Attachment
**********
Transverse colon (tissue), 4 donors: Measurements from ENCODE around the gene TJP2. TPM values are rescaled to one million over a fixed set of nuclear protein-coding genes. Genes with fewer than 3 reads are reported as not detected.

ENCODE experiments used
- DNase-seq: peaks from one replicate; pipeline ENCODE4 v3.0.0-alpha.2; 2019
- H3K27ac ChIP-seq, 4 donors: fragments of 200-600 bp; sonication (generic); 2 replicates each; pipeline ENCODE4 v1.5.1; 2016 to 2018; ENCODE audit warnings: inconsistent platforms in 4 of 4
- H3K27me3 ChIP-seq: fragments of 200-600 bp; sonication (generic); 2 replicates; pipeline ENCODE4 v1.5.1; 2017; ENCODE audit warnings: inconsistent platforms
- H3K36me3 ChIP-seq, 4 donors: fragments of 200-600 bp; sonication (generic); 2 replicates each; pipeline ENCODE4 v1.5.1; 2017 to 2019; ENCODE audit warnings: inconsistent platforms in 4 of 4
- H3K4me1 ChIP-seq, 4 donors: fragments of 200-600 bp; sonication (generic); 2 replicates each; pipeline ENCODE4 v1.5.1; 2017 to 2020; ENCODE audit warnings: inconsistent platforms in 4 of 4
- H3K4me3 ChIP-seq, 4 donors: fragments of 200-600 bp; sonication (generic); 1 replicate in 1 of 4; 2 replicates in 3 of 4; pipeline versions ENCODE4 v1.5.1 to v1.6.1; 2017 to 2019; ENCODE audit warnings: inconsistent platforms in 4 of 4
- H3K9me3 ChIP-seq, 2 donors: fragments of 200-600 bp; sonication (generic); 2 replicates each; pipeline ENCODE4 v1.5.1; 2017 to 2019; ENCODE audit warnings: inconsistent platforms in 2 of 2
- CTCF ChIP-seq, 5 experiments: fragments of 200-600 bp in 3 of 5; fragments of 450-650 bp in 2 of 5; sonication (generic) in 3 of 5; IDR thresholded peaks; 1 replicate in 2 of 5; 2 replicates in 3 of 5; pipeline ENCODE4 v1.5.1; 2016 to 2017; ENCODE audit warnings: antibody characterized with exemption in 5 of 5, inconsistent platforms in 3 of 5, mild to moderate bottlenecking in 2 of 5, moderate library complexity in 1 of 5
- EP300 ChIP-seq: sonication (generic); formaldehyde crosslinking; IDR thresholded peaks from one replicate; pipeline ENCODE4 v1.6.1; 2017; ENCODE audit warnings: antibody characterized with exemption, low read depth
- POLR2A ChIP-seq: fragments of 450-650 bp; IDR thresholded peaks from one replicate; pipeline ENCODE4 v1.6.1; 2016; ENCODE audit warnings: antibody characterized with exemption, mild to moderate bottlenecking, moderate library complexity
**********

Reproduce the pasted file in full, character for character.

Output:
Transverse colon (tissue), 4 donors: Measurements from ENCODE around the gene TJP2. TPM values are rescaled to one million over a fixed set of nuclear protein-coding genes. Genes with fewer than 3 reads are reported as not detected.

ENCODE experiments used
- DNase-seq: peaks from one replicate; pipeline ENCODE4 v3.0.0-alpha.2; 2019
- H3K27ac ChIP-seq, 4 donors: fragments of 200-600 bp; sonication (generic); 2 replicates each; pipeline ENCODE4 v1.5.1; 2016 to 2018; ENCODE audit warnings: inconsistent platforms in 4 of 4
- H3K27me3 ChIP-seq: fragments of 200-600 bp; sonication (generic); 2 replicates; pipeline ENCODE4 v1.5.1; 2017; ENCODE audit warnings: inconsistent platforms
- H3K36me3 ChIP-seq, 4 donors: fragments of 200-600 bp; sonication (generic); 2 replicates each; pipeline ENCODE4 v1.5.1; 2017 to 2019; ENCODE audit warnings: inconsistent platforms in 4 of 4
- H3K4me1 ChIP-seq, 4 donors: fragments of 200-600 bp; sonication (generic); 2 replicates each; pipeline ENCODE4 v1.5.1; 2017 to 2020; ENCODE audit warnings: inconsistent platforms in 4 of 4
- H3K4me3 ChIP-seq, 4 donors: fragments of 200-600 bp; sonication (generic); 1 replicate in 1 of 4; 2 replicates in 3 of 4; pipeline versions ENCODE4 v1.5.1 to v1.6.1; 2017 to 2019; ENCODE audit warnings: inconsistent platforms in 4 of 4
- H3K9me3 ChIP-seq, 2 donors: fragments of 200-600 bp; sonication (generic); 2 replicates each; pipeline ENCODE4 v1.5.1; 2017 to 2019; ENCODE audit warnings: inconsistent platforms in 2 of 2
- CTCF ChIP-seq, 5 experiments: fragments of 200-600 bp in 3 of 5; fragments of 450-650 bp in 2 of 5; sonication (generic) in 3 of 5; IDR thresholded peaks; 1 replicate in 2 of 5; 2 replicates in 3 of 5; pipeline ENCODE4 v1.5.1; 2016 to 2017; ENCODE audit warnings: antibody characterized with exemption in 5 of 5, inconsistent platforms in 3 of 5, mild to moderate bottlenecking in 2 of 5, moderate library complexity in 1 of 5
- EP300 ChIP-seq: sonication (generic); formaldehyde crosslinking; IDR thresholded peaks from one replicate; pipeline ENCODE4 v1.6.1; 2017; ENCODE audit warnings: antibody characterized with exemption, low read depth
- POLR2A ChIP-seq: fragments of 450-650 bp; IDR thresholded peaks from one replicate; pipeline ENCODE4 v1.6.1; 2016; ENCODE audit warnings: antibody characterized with exemption, mild to moderate bottlenecking, moderate library complexity